Related: pecola, pecola breedlove, falls apart, middle class, history
- The Bluest Eye A Reality Of Presence - 1,150 words
The Bluest Eye - A Reality of Presence In The Bluest Eye, Toni Morrison shows that anger is healthy and that it is not something to be feared; those who are not able to get angry are the ones who suffer the most. She criticizes Cholly, Polly, Claudia, Soaphead Church, the Mobile Girls, and Pecola because these blacks in her story wrongly place their anger on themselves, their own race, their family, or even God, instead of being angry at those they should have been angry at: whites. Pecola Breedlove suffered the most because she was the result of having others anger dumped on her, and she herself was unable to get angry. When Geraldine yells at her to get out of her house, Pecolas eyes were ...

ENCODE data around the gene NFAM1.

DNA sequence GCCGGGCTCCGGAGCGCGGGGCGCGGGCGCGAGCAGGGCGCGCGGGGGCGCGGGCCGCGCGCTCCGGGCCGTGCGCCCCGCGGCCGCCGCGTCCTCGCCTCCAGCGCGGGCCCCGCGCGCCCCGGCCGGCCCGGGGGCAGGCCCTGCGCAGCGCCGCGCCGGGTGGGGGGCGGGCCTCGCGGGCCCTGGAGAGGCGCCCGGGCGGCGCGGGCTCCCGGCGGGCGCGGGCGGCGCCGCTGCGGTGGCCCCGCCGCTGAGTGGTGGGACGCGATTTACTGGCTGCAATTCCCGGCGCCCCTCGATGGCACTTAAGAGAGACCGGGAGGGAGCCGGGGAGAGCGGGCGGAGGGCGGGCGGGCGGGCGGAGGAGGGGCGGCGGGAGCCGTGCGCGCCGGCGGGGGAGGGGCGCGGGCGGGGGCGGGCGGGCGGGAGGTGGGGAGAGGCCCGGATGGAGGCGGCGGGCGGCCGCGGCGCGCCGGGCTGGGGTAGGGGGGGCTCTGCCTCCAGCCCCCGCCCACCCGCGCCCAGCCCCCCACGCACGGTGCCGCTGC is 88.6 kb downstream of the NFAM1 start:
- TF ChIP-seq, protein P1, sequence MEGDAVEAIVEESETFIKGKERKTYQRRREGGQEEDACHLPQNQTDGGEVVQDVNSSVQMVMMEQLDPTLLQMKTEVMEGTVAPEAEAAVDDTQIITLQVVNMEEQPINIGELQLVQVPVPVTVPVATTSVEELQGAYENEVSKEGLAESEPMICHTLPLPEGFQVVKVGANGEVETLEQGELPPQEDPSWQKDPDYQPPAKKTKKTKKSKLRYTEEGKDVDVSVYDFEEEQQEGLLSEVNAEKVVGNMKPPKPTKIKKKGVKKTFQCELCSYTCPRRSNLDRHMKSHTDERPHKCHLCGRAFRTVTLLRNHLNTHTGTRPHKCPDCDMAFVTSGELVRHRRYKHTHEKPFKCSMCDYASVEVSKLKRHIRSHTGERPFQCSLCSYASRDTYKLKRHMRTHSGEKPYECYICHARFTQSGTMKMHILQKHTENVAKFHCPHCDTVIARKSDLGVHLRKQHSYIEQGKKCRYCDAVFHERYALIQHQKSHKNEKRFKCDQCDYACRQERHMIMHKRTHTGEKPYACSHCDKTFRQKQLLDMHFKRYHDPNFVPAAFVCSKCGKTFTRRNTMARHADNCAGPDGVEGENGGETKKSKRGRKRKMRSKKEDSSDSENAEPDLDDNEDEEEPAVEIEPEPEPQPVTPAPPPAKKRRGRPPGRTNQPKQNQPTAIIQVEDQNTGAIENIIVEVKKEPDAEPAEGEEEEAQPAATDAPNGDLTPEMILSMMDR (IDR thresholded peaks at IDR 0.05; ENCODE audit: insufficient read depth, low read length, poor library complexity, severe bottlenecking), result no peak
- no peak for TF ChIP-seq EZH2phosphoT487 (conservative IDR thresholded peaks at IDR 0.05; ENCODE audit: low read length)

Related: bluest, bluest eye, the bluest eye, black children, soaphead church
- William Faulkners Spotted Horses And Mule In The Yard - 1,257 words
William Faulkner's Spotted Horses And Mule In The Yard William Faulkners Spotted Horses and Mule in the Yard Lei Szabados March 16, 1999 UCONN English 109 Mrs. Drescher Spotted Horses and Mule in the Yard are two short stories by William Faulkner that deal with comedic animal chases. Although both provide entertaining examples of Faulkners work in very similar settings, on the scale of literary value, Spotted Horses rises above Mule in the Yard in depth and insight. This superiority is result of both its narrative style and character development, which causes Spotted Horses to produce an overall more powerful effect than Mule in the Yard. The most notable and important difference between the ...
Related: horses, william faulkner, yard, short story, point of view